Undoubtedly many have heard of the 1619 Project which was started as long-form journalism project by Nikole Hannah-Jones, writers from The New York Times, and The New York Times Magazine. This effort “aims to reframe the country’s history by placing the consequences of slavery and the contributions of Black Americans at the very center of the United States‘ national narrative.”
The “Project” was launched in August 2019 to commemorate the 400th anniversary of the “first enslaved Africans arriving in colonial Virginia.” In 1619, a group of about twenty captive Africans did arrive in the Virginia Colony. A Dutch-operated privateer, White Lion, carried the 20–30 Africans who had been captured by a joint African-Portuguese raid against the Kingdom of Ndongo in modern-day Angola, making its landing at Point Comfort in the English colony of Virginia.
Although the 1619 Project places this event as the genesis of slavery in the colonial history of the United States, many historians have taken issue with this claim questioning whether those 1619 arrivals actually became slaves. With no slave laws in place, they were treated as indentured servants and given the same opportunities as whites. Other historians have pointed out that slavery in North America existed well prior to 1619, and that Spanish sanctioned slavery in the New World is documented to have existed as far back a 1494 – well before 1619!
In its lead essay, written by activist Nicole Hannah-Jones, falsifies important parts of American history with a view to engineering this new approach. While it has been roundly debunked by a chorus of renowned academics for gross factual and thematic inaccuracies, its most outlandish claim is that the American Revolution was fought to protect slavery. The preeminent historian of the American Revolution, Gordon Wood, points out that he does not know “of any colonist who said that they wanted independence in order to preserve their slaves.” Nor does anyone else. There is no historical record.
For at least a generation, many colleges and universities have taught students that America fundamentally is a white supremacist regime in need of deconstruction. By offering an accompanying school curriculum, the 1619 Project explicitly targets middle- and high-schoolers, so far largely untouched by this propaganda. But since the 1619 Project’s publication last August, tens of thousands of students in all 50 states have been taught parts of its curriculum.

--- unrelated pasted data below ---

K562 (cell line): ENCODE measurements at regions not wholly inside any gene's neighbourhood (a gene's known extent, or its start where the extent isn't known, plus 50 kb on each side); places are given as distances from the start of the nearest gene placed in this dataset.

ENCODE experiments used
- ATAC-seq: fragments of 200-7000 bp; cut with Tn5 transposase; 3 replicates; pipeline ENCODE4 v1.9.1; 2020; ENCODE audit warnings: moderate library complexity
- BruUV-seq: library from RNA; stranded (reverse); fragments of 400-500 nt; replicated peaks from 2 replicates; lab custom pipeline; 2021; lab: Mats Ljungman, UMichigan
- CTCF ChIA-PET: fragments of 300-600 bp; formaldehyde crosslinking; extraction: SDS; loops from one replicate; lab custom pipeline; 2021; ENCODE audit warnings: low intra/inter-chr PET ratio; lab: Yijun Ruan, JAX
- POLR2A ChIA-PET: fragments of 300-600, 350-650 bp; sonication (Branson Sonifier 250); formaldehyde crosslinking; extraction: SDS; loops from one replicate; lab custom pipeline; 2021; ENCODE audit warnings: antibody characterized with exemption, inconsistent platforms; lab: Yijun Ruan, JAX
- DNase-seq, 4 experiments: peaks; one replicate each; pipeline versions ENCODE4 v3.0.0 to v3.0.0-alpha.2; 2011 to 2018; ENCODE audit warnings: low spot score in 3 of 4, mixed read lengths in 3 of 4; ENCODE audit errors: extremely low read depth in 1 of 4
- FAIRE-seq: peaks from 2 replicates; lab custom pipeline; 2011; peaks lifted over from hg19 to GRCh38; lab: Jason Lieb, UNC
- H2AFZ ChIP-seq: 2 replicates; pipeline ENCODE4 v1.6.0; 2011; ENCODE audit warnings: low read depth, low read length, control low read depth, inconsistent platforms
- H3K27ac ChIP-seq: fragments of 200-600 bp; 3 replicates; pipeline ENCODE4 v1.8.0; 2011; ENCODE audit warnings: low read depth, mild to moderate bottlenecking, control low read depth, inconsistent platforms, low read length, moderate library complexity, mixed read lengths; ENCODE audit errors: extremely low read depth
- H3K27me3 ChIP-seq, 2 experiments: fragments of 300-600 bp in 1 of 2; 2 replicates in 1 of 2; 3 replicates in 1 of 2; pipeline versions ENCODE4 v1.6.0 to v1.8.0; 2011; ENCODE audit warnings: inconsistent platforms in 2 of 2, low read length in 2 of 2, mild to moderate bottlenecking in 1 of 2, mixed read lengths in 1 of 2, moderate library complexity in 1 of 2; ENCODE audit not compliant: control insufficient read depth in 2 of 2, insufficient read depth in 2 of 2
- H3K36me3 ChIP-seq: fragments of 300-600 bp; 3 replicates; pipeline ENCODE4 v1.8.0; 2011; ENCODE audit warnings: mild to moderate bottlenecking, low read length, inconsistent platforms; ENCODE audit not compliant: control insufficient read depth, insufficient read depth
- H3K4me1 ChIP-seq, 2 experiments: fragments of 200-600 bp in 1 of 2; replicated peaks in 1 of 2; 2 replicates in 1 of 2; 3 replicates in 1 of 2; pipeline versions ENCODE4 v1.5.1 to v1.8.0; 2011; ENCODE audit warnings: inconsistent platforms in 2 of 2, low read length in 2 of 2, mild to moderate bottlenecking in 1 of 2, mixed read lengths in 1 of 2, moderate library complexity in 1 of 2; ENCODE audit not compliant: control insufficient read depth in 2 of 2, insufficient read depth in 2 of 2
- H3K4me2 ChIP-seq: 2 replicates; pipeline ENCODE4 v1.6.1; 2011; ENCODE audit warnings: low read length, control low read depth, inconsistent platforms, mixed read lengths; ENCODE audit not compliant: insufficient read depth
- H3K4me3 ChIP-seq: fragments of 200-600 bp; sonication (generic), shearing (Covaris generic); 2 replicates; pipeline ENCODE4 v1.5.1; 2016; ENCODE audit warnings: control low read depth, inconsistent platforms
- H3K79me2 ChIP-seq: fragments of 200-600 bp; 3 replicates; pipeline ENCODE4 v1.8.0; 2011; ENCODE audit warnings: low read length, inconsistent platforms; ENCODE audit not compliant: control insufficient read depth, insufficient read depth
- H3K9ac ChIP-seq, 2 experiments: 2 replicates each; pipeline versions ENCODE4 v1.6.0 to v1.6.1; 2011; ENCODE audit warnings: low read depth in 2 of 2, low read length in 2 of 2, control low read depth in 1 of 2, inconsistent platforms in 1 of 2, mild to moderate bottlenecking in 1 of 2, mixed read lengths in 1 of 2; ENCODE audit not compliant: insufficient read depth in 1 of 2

The overriding lesson is clear: young people must learn to despise their nation—its Constitution, ideals, economic system, and its Founders. They must resent and reject their past; possess an aggressive, contemptuous, and disobedient attitude toward the present; and strive forcefully to create a triumphant future where the enemies of old are punished, and the innocent finally rule. Teaching young people that they have no country, that there is neither God nor justice, but only their own anger to right wrongs leads not to civilized self-rule, but to fanaticism and self-destruction.
Hannah-Jones has spoken openly about the project’s second goal: “When my editor asks me, like, what’s your ultimate goal for the project, my ultimate goal is that there’ll be a reparations bill passed.”
In other words, as Americans learn to despise their country and their fellow citizens, they should demand a moral buyout, where moral debts are settled in cash. Of course, remaining unanswered is what will happen when neither equality nor moral wholeness emerges as a result of cash transfers?
But the real goal of the project, as Hannah-Jones explains, is to get “white people to give up whiteness.” This statement appears opaque at first but follows the unmistakable logic of identity politics. Getting rid of “whiteness” means that whites must stop thinking of themselves as a group. To accomplish this, they must learn (or be compelled) to practice unreflective deference to the morally innocent—the marginalized. This means #believingher without facts or taking the victim’s self-styled narrative (like the 1619 Project) as sacred and beyond rational scrutiny. As “whiteness” dissolves, however, all other marginalized groups must adhere even more strongly to their own group identities.
Since this final goal will surely require more than just propaganda, Hannah-Jones settles for reparations as a second-best arrangement. Obtaining reparations, after all, is “more realistic than, like, can we get white Americans to stop being white,” she notes. Nevertheless, Hannah-Jones seems to think that both reparations and the dissolution of whiteness should be attempted, even if neither is likely to occur.
America’s liberal elites, represented by and educated in the moral fashions of the Times, are remarkably short-sighted. It is not difficult to see that a new spirit of vengeance created by such “journalism” will lead neither to political stability nor to justice. Nor is it difficult to see why mainstream journalism has rightly fallen out of public favor.